see also: Straight
  • IPA: /stɹeɪt/

straight (comparative straighter, superlative straightest)

  1. Not crooked or bent; having a constant direction throughout its length. [from 14thc.]
    • 1811, Jane Austen, Sense and Sensibility:
      I do not like crooked, twisted, blasted trees. I admire them much more if they are tall, straight and flourishing.
    • 1907, Robert William Chambers, chapter IX, in The Younger Set, New York, N.Y.: D. Appleton & Company, OCLC 24962326 ↗:
      “Heavens!” exclaimed Nina, “the blue-stocking and the fogy!—and yours are pale blue, Eileen!—you’re about as self-conscious as Drina—slumping there with your hair tumbling à la Mérode! Oh, it's very picturesque, of course, but a straight spine and good grooming is better. […]”
    • 2011, Adharanand Finn, The Guardian, 22 March:
      The other people, I presume, are supposed to be standing to attention, but they're all smiling at me. The lines are not even straight.
  2. (of a path, trajectory, etc.) Direct, undeviating. [from 15thc.]
    • 1913, John Fox, Jr., The Kentuckians, page 185:
      Now, as the world knows, the straightest way to the heart of the honest voter is through the women of the land, and the straightest way to the heart of the women is through the children of the land; and one method of winning both, with rural politicians, is to kiss the babies wide and far.
  3. Perfectly horizontal or vertical; not diagonal or oblique. [from 17thc.]
    • 1925, United States House Committee on the Judiciary, Subcommittee No. 1, Charges Against William E. Baker, U.S. District Judge:
      Mr. Coniff: He did not have his hat on straight; that is the one thing, is it?
  4. (cricket) Describing the bat as held so as not to incline to either side; on, or near a line running between the two wickets. [from 19thc.]
    • 2011 March 15, Alan Gardner & Barney Ronay, The Guardian:
      Steyn continues and it's all a bit more orderly down his end as O'Brien defends the first three balls with a straight bat and a respectful dip of the head.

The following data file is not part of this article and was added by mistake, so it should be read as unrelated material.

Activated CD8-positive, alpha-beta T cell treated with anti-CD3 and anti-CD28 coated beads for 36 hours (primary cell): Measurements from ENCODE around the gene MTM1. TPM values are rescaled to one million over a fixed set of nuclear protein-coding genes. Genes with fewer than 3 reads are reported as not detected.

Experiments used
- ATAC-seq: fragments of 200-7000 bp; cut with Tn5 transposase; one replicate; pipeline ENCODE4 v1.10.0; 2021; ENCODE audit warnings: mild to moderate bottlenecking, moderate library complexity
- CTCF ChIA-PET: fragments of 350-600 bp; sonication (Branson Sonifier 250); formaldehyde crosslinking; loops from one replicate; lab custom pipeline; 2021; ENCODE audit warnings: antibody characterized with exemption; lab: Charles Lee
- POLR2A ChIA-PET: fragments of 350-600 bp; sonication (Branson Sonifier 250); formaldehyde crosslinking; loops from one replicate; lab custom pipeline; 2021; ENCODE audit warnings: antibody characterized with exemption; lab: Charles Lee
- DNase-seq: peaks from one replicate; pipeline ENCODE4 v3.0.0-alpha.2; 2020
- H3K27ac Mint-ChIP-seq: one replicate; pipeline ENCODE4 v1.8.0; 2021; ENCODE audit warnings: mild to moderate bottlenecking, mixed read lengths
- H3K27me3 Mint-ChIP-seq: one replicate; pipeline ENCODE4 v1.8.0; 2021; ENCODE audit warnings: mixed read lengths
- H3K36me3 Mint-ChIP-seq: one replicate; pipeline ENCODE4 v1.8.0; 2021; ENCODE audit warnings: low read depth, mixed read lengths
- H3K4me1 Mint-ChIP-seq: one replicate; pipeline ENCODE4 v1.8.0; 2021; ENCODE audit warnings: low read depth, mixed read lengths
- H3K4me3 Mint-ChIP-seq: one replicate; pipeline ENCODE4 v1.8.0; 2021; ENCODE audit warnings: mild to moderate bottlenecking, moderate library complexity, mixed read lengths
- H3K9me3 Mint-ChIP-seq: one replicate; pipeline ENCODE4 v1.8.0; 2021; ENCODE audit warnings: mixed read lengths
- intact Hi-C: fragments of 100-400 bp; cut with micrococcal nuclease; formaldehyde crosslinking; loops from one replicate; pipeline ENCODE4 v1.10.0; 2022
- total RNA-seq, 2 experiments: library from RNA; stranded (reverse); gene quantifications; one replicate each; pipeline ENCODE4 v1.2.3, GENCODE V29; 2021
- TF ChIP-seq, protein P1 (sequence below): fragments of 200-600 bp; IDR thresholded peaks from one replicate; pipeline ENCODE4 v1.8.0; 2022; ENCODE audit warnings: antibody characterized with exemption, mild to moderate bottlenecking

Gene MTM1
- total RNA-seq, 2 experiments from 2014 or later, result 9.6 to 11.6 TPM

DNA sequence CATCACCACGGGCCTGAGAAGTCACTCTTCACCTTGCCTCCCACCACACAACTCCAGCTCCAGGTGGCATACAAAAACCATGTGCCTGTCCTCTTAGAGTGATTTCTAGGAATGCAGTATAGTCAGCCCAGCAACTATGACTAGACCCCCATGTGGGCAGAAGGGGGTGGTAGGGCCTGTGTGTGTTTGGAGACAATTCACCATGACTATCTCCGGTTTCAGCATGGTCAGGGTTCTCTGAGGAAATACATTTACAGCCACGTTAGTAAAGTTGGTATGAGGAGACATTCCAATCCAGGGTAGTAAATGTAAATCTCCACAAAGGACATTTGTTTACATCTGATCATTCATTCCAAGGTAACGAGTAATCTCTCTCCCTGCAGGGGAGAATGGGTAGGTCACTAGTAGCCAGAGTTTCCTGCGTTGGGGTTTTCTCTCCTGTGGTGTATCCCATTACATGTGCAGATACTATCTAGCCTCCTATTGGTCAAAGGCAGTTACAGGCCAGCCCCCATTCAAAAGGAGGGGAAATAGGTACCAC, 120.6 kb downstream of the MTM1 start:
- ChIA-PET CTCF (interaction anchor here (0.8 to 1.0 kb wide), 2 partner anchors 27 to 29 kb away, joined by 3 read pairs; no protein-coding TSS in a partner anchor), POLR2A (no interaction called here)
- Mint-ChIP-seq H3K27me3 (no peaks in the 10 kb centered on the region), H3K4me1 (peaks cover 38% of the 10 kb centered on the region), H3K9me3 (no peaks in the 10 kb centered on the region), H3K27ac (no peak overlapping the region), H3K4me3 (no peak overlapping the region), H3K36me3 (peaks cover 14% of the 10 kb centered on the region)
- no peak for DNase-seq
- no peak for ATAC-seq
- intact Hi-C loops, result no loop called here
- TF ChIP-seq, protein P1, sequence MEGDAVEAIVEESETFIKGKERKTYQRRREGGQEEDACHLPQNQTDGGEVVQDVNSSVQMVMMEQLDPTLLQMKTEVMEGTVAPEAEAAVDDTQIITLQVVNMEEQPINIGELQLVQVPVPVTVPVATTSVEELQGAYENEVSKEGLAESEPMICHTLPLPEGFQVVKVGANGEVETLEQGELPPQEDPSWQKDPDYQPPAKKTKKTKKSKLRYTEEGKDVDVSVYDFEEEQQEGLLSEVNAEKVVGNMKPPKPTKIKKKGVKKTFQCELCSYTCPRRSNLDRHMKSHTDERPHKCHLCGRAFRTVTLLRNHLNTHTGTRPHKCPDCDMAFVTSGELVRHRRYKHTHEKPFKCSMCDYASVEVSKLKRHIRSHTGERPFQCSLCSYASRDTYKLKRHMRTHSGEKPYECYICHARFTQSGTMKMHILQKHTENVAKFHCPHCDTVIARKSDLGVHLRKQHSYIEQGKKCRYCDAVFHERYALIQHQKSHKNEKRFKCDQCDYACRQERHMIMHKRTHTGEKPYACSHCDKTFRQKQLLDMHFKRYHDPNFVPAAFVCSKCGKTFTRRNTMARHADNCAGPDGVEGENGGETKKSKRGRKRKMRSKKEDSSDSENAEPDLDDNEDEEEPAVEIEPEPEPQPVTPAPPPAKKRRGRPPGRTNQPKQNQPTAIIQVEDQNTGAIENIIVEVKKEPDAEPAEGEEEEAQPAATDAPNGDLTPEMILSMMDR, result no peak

5. Direct in communication; unevasive, straightforward. [from 19thc.]
    • 2003, Rosie Cowan, The Guardian, 24 April:
      Tony Blair issued a direct challenge to the IRA yesterday when he demanded they give straight answers to three simple questions […].
  6. Free from dishonesty; honest, law-abiding. [from 16th c.]
    • 1879, Anthony Trollope, John Caldigate:
      ‘It wasn't the proper thing, squoire. It wasn't straight.’
    • 2010 August 4, The Guardian, Out of prison and trying to go straight :
      How easy is it to go straight after a life spent in and out of prison?
  7. Serious rather than comedic.
    • 1988, Ed Gould, Entertaining Canadians: Canada's international stars, 1900-1988, Cappis Pr Pub Ltd (ISBN 9780919763180):
      Allan Blye, a CBC-TV mainstay in the early Sixties, worked as a singer, writer and straight and comedic actor.
    • 2004, Tammy Ravas, Peter Schickele: A Bio-bibliography, Greenwood Publishing Group (ISBN 9780313320705):
      All of Peter Schickele's music, both straight and comedic are integrated side by side in this chapter.
    • 2005, Bob McCabe, The Rough Guide to Comedy Movies, Rough Guides Limited:
      More success followed, both straight and comedic, with hits such as Dead Poets' Society (1989), in which Williams scored another Oscar nomination for skilfully handling a classic "rogue teacher" role that hovers just this side of sentimentality, […]
  8. In proper order; as it should be. [from 19thc.]
    • 2010, Paul Gallagher, The Observer, 15 August:
      "If you wonder why folks can't take the news seriously, here's Exhibit A," said one blogger. "Lord Jesus, how can the reporter file this story with a straight face?"
  9. In a row, in unbroken sequence; consecutive. [from 19thc.]
    After four straight wins, Mudchester United are top of the league.
    • 2008, "Bad vibrations", The Economist, 30 October:
      As of October 29th, three-month dollar Libor (the rate at which banks borrow from each other) had fallen for 13 straight days and was nearly one-and-a-half percentage points below its October 10th level.